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Kenyan wood sculpture of two gazelles owned by a German Jewish refugee family

Object | Accession Number: 1989.306.14

Carved wooded sculpture of an adult gazelle with one young offspring acquired by Gisela Berg and her family in Kenya where they lived after fleeing Cologne, Germany, in May/June 1939. The family was warned by neighbors to leave their home in Lechenich prior to the Kristallnacht pogrom of November 9-10, 1938. Their homes were vandalized and the family decided to leave Germany. Jill's father Josef, his brother George, and cousin Ernest fled to the Netherlands. They were arrested, but their uncle, Herman Meyer, hired a lawyer and the men were detained but not deported. This gave the family time to find a country where they could emigrate legally. A family friend got them permits for British-ruled Kenya and eventually seventeen family members relocated to a cattle ranch near Nairobi. When the war ended in May 1945, the family decided to leave Africa. They obtained visas with the help of two cousins in the US. Gisela, 14, her sister Inge, 18, her parents Josef and Klara, and other family members arrived in Boston in March 1947.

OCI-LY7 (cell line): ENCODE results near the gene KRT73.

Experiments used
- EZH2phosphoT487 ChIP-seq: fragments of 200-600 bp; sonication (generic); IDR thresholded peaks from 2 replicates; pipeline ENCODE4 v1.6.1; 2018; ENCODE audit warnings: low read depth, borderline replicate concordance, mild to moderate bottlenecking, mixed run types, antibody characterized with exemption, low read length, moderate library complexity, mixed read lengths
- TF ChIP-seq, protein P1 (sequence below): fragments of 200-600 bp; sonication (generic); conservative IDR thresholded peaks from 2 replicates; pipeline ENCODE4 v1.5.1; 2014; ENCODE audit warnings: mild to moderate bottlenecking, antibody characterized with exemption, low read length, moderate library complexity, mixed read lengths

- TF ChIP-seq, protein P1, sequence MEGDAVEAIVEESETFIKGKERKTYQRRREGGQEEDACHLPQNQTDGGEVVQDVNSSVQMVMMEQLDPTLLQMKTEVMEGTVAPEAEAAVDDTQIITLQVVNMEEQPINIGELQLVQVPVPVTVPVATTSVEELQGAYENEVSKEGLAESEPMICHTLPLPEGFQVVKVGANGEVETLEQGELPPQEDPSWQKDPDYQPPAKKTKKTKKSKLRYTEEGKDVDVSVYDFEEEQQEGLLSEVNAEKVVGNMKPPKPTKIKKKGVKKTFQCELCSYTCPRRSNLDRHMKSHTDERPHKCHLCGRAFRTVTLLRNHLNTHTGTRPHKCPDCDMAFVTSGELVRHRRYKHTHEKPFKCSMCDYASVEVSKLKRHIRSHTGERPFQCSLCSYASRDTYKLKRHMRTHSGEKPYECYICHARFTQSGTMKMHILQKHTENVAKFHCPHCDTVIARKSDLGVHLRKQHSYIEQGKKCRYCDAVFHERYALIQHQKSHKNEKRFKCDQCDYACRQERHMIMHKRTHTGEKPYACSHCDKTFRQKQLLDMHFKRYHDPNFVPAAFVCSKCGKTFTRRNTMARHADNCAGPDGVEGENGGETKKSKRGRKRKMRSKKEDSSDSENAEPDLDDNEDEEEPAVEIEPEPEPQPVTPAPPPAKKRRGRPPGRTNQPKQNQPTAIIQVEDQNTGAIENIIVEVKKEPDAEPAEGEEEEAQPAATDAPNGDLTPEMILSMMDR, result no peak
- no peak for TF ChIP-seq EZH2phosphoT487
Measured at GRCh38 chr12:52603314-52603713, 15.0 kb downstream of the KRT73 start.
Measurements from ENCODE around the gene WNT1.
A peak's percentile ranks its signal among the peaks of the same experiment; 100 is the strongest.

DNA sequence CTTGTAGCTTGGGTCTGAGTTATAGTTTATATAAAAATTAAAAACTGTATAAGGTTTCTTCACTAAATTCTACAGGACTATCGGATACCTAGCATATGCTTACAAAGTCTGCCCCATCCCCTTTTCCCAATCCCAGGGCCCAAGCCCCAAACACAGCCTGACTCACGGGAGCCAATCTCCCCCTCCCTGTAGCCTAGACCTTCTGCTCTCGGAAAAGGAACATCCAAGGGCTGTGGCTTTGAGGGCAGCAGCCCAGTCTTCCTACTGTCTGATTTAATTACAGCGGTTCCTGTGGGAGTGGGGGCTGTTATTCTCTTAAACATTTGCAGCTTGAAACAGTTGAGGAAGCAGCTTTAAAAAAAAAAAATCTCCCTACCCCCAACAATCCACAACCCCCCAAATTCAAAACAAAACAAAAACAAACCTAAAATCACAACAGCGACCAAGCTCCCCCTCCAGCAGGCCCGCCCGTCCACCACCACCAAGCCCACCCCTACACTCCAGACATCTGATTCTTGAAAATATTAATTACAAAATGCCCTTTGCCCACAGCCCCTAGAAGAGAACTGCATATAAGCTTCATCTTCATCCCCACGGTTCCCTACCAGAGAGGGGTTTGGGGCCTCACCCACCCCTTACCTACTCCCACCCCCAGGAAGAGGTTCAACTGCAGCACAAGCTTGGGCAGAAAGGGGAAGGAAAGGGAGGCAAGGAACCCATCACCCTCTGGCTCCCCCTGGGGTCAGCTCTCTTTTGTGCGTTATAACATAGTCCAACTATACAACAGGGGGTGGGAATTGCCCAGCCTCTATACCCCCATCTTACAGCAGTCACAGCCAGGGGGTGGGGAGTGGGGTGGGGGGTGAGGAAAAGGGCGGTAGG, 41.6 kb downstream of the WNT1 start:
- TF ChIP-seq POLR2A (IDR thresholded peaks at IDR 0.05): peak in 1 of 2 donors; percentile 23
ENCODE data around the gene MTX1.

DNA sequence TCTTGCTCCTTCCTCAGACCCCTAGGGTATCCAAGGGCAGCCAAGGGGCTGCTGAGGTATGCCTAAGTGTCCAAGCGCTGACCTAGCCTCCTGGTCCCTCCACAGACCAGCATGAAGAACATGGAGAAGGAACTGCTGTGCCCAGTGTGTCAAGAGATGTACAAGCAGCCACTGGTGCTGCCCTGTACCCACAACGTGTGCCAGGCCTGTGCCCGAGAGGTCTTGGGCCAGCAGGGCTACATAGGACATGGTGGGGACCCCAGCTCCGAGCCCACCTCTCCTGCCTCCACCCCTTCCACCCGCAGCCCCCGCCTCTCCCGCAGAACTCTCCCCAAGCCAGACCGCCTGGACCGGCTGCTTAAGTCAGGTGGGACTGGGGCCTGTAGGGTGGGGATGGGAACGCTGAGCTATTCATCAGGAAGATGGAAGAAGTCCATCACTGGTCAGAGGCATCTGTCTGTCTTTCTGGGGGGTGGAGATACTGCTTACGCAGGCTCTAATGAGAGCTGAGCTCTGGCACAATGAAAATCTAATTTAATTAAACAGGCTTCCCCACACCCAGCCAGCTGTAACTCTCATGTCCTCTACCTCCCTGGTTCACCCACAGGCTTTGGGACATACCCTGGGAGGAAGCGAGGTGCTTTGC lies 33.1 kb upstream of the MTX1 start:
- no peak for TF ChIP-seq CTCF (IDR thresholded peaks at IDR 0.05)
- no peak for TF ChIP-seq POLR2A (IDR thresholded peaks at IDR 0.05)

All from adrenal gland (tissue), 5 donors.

after 1938 July-before 1947 March
creation : Kenya
received : Kenya
Credit Line
United States Holocaust Memorial Museum Collection, Gift of Jill Berg Pauly
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Record last modified: 2019-02-11 06:58:45
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